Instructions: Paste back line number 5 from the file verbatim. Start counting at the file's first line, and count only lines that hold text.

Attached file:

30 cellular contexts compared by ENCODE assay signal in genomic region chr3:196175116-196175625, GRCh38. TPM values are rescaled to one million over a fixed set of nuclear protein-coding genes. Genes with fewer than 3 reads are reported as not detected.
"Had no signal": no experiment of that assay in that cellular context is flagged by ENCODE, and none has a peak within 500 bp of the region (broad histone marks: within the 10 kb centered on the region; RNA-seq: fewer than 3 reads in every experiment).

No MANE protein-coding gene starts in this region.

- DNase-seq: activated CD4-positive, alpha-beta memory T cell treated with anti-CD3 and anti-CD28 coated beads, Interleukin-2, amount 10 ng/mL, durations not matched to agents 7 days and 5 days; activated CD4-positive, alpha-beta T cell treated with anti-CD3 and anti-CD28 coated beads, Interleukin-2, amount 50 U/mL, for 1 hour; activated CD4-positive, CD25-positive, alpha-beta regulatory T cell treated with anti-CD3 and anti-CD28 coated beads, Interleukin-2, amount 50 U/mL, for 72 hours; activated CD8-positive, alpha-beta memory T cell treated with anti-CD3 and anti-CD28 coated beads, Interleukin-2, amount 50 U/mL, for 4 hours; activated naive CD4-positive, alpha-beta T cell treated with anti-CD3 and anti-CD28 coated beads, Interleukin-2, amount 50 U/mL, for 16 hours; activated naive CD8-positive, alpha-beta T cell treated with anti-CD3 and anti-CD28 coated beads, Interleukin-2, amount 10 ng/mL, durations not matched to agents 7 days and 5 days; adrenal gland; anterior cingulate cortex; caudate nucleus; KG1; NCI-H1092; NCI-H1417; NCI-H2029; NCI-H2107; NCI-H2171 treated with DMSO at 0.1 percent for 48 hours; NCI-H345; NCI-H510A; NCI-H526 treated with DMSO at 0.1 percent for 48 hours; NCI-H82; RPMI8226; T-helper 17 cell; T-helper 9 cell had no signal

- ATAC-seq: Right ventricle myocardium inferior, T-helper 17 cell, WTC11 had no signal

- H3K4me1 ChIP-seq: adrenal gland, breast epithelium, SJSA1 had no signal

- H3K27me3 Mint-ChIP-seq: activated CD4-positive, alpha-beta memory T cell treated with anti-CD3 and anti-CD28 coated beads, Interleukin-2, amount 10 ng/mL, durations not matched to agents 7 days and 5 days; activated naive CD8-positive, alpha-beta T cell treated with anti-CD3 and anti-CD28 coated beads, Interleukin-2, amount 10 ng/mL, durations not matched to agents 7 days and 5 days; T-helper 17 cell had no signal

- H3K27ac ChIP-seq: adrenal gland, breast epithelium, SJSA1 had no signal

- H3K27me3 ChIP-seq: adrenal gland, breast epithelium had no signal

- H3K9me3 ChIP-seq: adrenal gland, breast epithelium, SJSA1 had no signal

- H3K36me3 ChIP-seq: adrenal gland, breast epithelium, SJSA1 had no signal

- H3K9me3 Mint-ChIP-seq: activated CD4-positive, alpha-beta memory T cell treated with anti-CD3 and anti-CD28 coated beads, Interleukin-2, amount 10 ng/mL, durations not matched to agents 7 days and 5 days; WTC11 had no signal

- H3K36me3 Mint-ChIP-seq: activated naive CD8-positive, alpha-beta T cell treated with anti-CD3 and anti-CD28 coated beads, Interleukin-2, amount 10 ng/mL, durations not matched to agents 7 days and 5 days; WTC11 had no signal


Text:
- ATAC-seq: Right ventricle myocardium inferior, T-helper 17 cell, WTC11 had no signal